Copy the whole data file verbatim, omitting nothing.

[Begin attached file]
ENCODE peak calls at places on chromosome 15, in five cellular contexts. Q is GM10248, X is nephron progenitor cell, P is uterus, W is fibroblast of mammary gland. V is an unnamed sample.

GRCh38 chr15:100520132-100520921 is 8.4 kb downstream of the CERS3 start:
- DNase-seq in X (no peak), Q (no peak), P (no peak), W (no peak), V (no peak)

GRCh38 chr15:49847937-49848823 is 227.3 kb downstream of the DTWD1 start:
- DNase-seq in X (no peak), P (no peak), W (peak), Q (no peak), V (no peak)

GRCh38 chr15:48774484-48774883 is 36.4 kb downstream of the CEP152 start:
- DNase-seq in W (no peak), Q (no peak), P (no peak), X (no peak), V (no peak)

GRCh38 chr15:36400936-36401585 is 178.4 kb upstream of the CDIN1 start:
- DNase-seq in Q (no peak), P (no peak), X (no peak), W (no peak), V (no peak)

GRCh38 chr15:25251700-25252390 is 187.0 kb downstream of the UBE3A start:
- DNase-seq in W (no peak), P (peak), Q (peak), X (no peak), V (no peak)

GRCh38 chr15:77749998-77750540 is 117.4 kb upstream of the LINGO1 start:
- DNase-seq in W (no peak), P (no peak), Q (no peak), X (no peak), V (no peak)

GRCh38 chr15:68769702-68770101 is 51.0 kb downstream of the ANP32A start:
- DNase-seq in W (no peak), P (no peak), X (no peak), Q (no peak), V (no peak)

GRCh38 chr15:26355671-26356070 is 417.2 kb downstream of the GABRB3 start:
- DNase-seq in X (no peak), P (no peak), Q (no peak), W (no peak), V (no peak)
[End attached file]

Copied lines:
ENCODE peak calls at places on chromosome 15, in five cellular contexts. Q is GM10248, X is nephron progenitor cell, P is uterus, W is fibroblast of mammary gland. V is an unnamed sample.

GRCh38 chr15:100520132-100520921 is 8.4 kb downstream of the CERS3 start:
- DNase-seq in X (no peak), Q (no peak), P (no peak), W (no peak), V (no peak)

GRCh38 chr15:49847937-49848823 is 227.3 kb downstream of the DTWD1 start:
- DNase-seq in X (no peak), P (no peak), W (peak), Q (no peak), V (no peak)

GRCh38 chr15:48774484-48774883 is 36.4 kb downstream of the CEP152 start:
- DNase-seq in W (no peak), Q (no peak), P (no peak), X (no peak), V (no peak)

GRCh38 chr15:36400936-36401585 is 178.4 kb upstream of the CDIN1 start:
- DNase-seq in Q (no peak), P (no peak), X (no peak), W (no peak), V (no peak)

GRCh38 chr15:25251700-25252390 is 187.0 kb downstream of the UBE3A start:
- DNase-seq in W (no peak), P (peak), Q (peak), X (no peak), V (no peak)

GRCh38 chr15:77749998-77750540 is 117.4 kb upstream of the LINGO1 start:
- DNase-seq in W (no peak), P (no peak), Q (no peak), X (no peak), V (no peak)

GRCh38 chr15:68769702-68770101 is 51.0 kb downstream of the ANP32A start:
- DNase-seq in W (no peak), P (no peak), X (no peak), Q (no peak), V (no peak)

GRCh38 chr15:26355671-26356070 is 417.2 kb downstream of the GABRB3 start:
- DNase-seq in X (no peak), P (no peak), Q (no peak), W (no peak), V (no peak)